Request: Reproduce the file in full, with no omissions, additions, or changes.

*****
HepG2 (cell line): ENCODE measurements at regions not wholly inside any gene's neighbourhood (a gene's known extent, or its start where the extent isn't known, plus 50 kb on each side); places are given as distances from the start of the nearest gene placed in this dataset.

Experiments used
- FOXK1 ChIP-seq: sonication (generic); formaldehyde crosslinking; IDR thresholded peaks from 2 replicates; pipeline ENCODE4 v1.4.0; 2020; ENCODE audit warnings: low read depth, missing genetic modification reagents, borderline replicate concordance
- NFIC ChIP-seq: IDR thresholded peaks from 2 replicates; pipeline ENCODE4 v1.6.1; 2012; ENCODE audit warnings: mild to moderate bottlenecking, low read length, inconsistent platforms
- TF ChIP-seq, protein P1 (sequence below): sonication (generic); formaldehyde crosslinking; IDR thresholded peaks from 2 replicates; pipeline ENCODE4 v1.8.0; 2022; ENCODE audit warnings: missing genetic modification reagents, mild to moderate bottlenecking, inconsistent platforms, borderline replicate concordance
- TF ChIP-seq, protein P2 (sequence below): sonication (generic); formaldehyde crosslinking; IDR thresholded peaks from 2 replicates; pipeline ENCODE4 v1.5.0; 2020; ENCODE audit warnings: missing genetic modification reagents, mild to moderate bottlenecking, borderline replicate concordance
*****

HepG2 (cell line): ENCODE measurements at regions not wholly inside any gene's neighbourhood (a gene's known extent, or its start where the extent isn't known, plus 50 kb on each side); places are given as distances from the start of the nearest gene placed in this dataset.

Experiments used
- FOXK1 ChIP-seq: sonication (generic); formaldehyde crosslinking; IDR thresholded peaks from 2 replicates; pipeline ENCODE4 v1.4.0; 2020; ENCODE audit warnings: low read depth, missing genetic modification reagents, borderline replicate concordance
- NFIC ChIP-seq: IDR thresholded peaks from 2 replicates; pipeline ENCODE4 v1.6.1; 2012; ENCODE audit warnings: mild to moderate bottlenecking, low read length, inconsistent platforms
- TF ChIP-seq, protein P1 (sequence below): sonication (generic); formaldehyde crosslinking; IDR thresholded peaks from 2 replicates; pipeline ENCODE4 v1.8.0; 2022; ENCODE audit warnings: missing genetic modification reagents, mild to moderate bottlenecking, inconsistent platforms, borderline replicate concordance
- TF ChIP-seq, protein P2 (sequence below): sonication (generic); formaldehyde crosslinking; IDR thresholded peaks from 2 replicates; pipeline ENCODE4 v1.5.0; 2020; ENCODE audit warnings: missing genetic modification reagents, mild to moderate bottlenecking, borderline replicate concordance